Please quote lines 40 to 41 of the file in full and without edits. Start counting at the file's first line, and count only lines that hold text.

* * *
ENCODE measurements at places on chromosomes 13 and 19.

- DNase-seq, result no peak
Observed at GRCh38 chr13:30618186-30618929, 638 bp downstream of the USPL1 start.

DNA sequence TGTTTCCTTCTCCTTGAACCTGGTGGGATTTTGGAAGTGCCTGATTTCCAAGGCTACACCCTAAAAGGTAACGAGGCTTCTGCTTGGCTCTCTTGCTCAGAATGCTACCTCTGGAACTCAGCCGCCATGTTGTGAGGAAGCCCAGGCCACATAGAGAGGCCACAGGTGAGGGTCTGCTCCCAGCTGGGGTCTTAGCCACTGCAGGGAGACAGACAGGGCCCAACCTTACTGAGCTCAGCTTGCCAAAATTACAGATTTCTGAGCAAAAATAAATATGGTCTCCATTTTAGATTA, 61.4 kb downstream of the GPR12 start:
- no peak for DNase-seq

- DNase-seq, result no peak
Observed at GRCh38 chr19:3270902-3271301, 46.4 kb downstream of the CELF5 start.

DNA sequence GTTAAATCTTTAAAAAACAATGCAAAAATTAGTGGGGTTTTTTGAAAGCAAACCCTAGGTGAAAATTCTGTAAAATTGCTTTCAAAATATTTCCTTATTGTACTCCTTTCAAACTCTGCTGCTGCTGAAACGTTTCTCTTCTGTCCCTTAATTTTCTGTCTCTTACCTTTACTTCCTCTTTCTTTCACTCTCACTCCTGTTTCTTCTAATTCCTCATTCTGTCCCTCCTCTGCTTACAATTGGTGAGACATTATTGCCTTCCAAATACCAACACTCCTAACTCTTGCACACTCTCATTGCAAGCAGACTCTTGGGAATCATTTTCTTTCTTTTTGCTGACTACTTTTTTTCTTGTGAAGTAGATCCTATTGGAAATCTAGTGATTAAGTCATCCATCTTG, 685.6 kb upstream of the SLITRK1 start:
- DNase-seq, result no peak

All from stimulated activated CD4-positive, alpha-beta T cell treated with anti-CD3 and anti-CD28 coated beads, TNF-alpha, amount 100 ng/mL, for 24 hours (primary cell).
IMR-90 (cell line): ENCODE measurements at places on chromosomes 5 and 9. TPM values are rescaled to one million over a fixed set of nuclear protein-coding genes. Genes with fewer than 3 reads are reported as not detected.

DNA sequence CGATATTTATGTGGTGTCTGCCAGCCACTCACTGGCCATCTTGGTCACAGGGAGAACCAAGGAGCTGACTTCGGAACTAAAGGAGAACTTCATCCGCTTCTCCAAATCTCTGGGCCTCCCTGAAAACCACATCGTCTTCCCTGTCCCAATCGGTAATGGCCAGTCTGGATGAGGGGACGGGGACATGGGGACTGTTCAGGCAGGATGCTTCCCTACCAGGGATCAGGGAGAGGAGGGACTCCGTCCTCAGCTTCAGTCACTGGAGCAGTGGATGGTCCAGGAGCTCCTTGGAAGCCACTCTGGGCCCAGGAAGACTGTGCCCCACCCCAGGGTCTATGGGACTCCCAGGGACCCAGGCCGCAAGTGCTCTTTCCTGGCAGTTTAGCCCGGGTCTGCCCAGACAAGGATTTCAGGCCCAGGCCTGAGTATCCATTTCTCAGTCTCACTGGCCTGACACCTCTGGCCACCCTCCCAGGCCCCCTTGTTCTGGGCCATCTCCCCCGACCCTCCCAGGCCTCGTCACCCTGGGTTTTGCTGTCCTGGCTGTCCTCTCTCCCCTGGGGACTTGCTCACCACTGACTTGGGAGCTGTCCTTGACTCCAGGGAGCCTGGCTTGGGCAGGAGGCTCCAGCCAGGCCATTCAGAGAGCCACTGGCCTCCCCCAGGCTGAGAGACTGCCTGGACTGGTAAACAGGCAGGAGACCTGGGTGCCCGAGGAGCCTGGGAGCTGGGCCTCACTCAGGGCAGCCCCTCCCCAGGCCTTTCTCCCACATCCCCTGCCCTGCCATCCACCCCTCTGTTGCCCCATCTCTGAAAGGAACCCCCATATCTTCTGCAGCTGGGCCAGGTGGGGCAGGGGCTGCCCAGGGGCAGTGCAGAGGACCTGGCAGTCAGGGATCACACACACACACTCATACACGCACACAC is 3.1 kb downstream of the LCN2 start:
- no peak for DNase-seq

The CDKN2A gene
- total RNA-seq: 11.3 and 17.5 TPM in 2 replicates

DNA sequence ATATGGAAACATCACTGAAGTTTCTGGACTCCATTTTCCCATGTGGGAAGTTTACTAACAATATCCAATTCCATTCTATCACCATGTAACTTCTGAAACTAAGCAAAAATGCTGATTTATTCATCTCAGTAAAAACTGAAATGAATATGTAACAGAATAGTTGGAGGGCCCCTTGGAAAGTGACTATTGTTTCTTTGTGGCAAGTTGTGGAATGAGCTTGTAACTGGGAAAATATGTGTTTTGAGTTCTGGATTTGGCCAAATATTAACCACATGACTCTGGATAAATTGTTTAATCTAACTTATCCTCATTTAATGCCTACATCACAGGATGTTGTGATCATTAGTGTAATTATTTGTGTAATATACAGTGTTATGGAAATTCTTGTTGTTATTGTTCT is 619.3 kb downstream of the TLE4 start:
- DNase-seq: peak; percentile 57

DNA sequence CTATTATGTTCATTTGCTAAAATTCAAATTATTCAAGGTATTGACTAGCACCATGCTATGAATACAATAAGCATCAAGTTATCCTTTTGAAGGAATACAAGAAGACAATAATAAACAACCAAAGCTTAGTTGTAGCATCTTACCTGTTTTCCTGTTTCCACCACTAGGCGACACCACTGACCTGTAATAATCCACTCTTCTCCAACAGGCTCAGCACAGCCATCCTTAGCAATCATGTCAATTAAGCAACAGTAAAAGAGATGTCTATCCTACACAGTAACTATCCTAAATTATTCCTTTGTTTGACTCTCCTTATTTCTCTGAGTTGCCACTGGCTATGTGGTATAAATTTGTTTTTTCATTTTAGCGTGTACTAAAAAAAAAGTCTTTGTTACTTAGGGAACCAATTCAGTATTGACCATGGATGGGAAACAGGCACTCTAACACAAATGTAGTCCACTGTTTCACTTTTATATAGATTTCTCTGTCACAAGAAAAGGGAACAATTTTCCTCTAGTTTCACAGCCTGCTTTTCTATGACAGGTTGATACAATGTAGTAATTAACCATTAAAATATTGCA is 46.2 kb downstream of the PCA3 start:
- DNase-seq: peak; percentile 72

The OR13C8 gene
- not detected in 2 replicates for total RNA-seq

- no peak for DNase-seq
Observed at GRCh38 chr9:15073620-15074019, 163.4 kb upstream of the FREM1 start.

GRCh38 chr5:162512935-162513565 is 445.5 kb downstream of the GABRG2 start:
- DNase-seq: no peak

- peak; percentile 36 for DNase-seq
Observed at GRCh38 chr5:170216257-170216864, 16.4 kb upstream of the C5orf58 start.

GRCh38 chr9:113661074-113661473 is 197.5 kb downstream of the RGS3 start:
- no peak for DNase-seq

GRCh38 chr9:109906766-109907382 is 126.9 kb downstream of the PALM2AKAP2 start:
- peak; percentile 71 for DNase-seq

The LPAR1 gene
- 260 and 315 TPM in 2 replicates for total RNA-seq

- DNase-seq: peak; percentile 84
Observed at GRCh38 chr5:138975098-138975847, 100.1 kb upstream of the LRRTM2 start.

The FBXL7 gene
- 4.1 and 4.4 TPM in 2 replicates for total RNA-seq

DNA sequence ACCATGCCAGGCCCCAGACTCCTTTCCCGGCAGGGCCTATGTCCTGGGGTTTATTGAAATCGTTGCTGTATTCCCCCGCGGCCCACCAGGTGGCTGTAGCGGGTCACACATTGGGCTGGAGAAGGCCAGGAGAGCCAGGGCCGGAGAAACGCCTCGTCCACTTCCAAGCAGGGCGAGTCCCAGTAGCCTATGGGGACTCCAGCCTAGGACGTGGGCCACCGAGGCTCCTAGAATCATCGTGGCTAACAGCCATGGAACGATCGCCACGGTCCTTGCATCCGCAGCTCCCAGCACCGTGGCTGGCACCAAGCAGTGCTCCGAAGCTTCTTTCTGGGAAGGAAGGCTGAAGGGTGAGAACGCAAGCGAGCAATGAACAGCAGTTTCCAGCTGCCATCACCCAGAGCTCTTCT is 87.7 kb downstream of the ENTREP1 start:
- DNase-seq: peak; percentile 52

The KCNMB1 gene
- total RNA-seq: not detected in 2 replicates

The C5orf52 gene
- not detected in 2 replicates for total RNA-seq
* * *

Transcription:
The KCNMB1 gene
- total RNA-seq: not detected in 2 replicates